The last time I saw Igor Girkin was five years ago in the stairwell of a Moscow news agency.
“Would you consider giving me an interview?” I asked. “No,” he replied sharply and scurried away.
I saw him again today. No stairwell. This time, Girkin was in a caged dock surrounded by police in the Moscow City Court.
Along with other media we were allowed in to film him for just one minute before the end of his trial.
A police dog kept barking. Girkin found that amusing. The verdict less so. Minutes later he was found guilty on extremism charges and sentenced to four years in a penal colony.
This wasn’t his first conviction.
In The Hague in 2022, in absentia, Girkin was found guilty of the murder of 298 people: the passengers and crew of Malaysian Airlines flight MH17.
The Boeing jet had been shot down over eastern Ukraine in 2014 by Russian-controlled forces in the early stages of Russia’s war there.
Girkin was one of three men sentenced to life imprisonment. A judgement he ignored.
A year after we’d met in the stairwell, I managed to get through to Girkin on the phone and ask him about the Hague.
“I do not recognise the authority of the Dutch court on this matter,” he told me.
“I am a military man and I am not going to accept that a civilian court in a foreign country has the authority to convict a person who took part in someone else’s civil war, only because their civilians were killed.
“Do you know who shot down [the plane]?”
“The rebels didn’t shoot down the Boeing. I have nothing more to say.”
“If it wasn’t the rebels, then was it Russian soldiers?” I asked.
“That’s it. Goodbye.” He hung up.
Now he is going to prison. But not for mass murder. And not for life.
So, who exactly is Girkin – also known under his pseudonym as Igor Strelkov – and why has a Moscow court sent him to jail?
He is a former FSB officer in Russia’s domestic security service. In 2014 he played a key role in the fighting in Ukraine’s Donbas region: a conflict engineered and orchestrated by Moscow.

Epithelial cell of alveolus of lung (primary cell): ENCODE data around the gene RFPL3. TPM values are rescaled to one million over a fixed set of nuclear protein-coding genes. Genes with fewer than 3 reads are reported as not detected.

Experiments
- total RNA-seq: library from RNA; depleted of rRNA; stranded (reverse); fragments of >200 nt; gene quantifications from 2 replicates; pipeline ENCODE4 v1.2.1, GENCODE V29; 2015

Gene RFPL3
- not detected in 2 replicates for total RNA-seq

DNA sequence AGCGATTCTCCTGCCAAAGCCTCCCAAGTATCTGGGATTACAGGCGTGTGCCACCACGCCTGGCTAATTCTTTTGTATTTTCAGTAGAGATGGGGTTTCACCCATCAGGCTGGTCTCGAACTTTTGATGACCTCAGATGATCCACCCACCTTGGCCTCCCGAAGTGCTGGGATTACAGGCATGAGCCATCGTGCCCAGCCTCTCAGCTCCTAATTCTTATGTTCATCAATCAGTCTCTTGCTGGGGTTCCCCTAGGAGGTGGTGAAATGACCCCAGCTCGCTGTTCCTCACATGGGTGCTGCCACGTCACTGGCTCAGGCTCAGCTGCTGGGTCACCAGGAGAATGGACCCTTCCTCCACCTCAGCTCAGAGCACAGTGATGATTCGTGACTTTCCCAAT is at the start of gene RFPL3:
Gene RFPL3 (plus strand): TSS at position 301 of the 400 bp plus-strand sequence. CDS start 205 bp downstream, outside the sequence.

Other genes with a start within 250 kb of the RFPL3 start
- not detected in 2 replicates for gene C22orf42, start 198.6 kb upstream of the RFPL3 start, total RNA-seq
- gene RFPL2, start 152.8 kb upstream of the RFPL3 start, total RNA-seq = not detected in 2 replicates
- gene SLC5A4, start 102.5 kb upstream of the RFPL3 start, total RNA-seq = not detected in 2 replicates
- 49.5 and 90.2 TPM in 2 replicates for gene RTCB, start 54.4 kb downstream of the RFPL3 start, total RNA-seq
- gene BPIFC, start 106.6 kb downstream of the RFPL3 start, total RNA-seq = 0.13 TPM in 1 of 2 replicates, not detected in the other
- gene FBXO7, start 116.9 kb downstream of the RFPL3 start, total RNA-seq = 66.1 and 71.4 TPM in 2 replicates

He organised and commanded pro-Russia militias in eastern Ukraine.
The Dutch court would later rule that Russia had been in control of the separatist forces fighting in eastern Ukraine and that Girkin had helped to bring the Buk missile system into Ukraine that was used to shoot down flight MH17.
Following Russia’s full-scale invasion of Ukraine in 2022, ultranationalist Girkin became a prominent pro-war blogger.
He became increasingly critical of the way the Russian authorities were waging the war: not hard enough, in his view.
He founded a hard line nationalist movement called The Club of Angry Patriots.
His problems began when he started to take that anger out on President Vladimir Putin.
Public criticisms of the Russian president turned to insults. In a post last year, Girkin described Putin as “a non-entity” and “a cowardly waste of space”.
A few days later he was arrested. Now he’s been tried and convicted.
Of course, a four-year prison sentence is mild in comparison to other recent punishments delivered by Russian courts.
Last year pro-democracy activist Vladimir Kara-Murza was sentenced to a quarter of a century behind bars after being convicted of treason, a case he and his supporters insist was politically motivated.
How would the “Angry Patriots” react to Girkin’s prison term? Would they pour on to the streets in protest?
Not exactly. A few dozen supporters gathered outside the Moscow City Court to chant “Freedom to Strelkov!” but there was little hint of optimism in their voices.
“They’ve put a Russian national patriot on trial,” Denis tells me. “I hope our people wake up and fight. Unfortunately, we don’t see much pushback. Everyone seems to be hiding away.”
Also in the crowd was retired colonel and outspoken ultranationalist Vladimir Kvachkov.
Having informed me that “Russia will always be the enemy of the Anglo-Saxon West” and assured me that the break-up of the United Kingdom was inevitable, Mr Kvachkov claimed that Girkin was being punished for “fighting against the system.”
In recent years the “system” concentrated on clearing the Russian political landscape of pro-democracy, pro-Western critics and challengers.
A prison sentence for Girkin suggests the Russian authorities have now decided to crackdown on critics from the opposite end of spectrum: the so-called ultra-patriots.
Last year’s mutiny by Wagner mercenaries led by Yevgeny Prigozhin may be the reason.
The Putin system survived the challenge. But that drama will have alerted the Kremlin to the potential dangers from highly motivated nationalistic and patriotic elements in Russian society.